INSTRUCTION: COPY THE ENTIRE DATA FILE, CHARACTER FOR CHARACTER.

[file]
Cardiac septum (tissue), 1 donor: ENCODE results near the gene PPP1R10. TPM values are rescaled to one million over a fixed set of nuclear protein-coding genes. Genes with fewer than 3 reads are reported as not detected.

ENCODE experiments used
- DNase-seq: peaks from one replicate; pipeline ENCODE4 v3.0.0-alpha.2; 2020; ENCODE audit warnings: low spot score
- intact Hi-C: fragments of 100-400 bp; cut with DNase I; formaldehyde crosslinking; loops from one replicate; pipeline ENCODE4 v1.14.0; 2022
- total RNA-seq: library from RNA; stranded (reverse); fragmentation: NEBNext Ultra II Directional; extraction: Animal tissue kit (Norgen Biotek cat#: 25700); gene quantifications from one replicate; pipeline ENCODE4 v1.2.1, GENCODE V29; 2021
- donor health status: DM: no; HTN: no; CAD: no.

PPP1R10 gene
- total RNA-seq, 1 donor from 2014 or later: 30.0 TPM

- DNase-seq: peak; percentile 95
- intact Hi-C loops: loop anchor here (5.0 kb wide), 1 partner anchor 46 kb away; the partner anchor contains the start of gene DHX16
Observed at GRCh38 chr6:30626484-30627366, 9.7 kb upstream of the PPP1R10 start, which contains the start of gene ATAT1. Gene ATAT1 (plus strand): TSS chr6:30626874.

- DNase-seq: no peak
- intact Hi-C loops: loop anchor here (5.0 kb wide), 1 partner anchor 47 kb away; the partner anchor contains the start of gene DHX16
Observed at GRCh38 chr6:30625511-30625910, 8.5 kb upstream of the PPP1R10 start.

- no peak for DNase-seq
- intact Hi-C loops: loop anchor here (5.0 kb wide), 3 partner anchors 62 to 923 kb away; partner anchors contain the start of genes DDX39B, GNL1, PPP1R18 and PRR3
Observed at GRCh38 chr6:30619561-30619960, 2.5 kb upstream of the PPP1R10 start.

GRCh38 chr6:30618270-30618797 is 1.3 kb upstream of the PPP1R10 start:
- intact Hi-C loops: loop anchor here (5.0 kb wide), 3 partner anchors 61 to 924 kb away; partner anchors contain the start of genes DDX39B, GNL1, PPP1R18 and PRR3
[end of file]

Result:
Cardiac septum (tissue), 1 donor: ENCODE results near the gene PPP1R10. TPM values are rescaled to one million over a fixed set of nuclear protein-coding genes. Genes with fewer than 3 reads are reported as not detected.

ENCODE experiments used
- DNase-seq: peaks from one replicate; pipeline ENCODE4 v3.0.0-alpha.2; 2020; ENCODE audit warnings: low spot score
- intact Hi-C: fragments of 100-400 bp; cut with DNase I; formaldehyde crosslinking; loops from one replicate; pipeline ENCODE4 v1.14.0; 2022
- total RNA-seq: library from RNA; stranded (reverse); fragmentation: NEBNext Ultra II Directional; extraction: Animal tissue kit (Norgen Biotek cat#: 25700); gene quantifications from one replicate; pipeline ENCODE4 v1.2.1, GENCODE V29; 2021
- donor health status: DM: no; HTN: no; CAD: no.

PPP1R10 gene
- total RNA-seq, 1 donor from 2014 or later: 30.0 TPM

- DNase-seq: peak; percentile 95
- intact Hi-C loops: loop anchor here (5.0 kb wide), 1 partner anchor 46 kb away; the partner anchor contains the start of gene DHX16
Observed at GRCh38 chr6:30626484-30627366, 9.7 kb upstream of the PPP1R10 start, which contains the start of gene ATAT1. Gene ATAT1 (plus strand): TSS chr6:30626874.

- DNase-seq: no peak
- intact Hi-C loops: loop anchor here (5.0 kb wide), 1 partner anchor 47 kb away; the partner anchor contains the start of gene DHX16
Observed at GRCh38 chr6:30625511-30625910, 8.5 kb upstream of the PPP1R10 start.

- no peak for DNase-seq
- intact Hi-C loops: loop anchor here (5.0 kb wide), 3 partner anchors 62 to 923 kb away; partner anchors contain the start of genes DDX39B, GNL1, PPP1R18 and PRR3
Observed at GRCh38 chr6:30619561-30619960, 2.5 kb upstream of the PPP1R10 start.

GRCh38 chr6:30618270-30618797 is 1.3 kb upstream of the PPP1R10 start:
- intact Hi-C loops: loop anchor here (5.0 kb wide), 3 partner anchors 61 to 924 kb away; partner anchors contain the start of genes DDX39B, GNL1, PPP1R18 and PRR3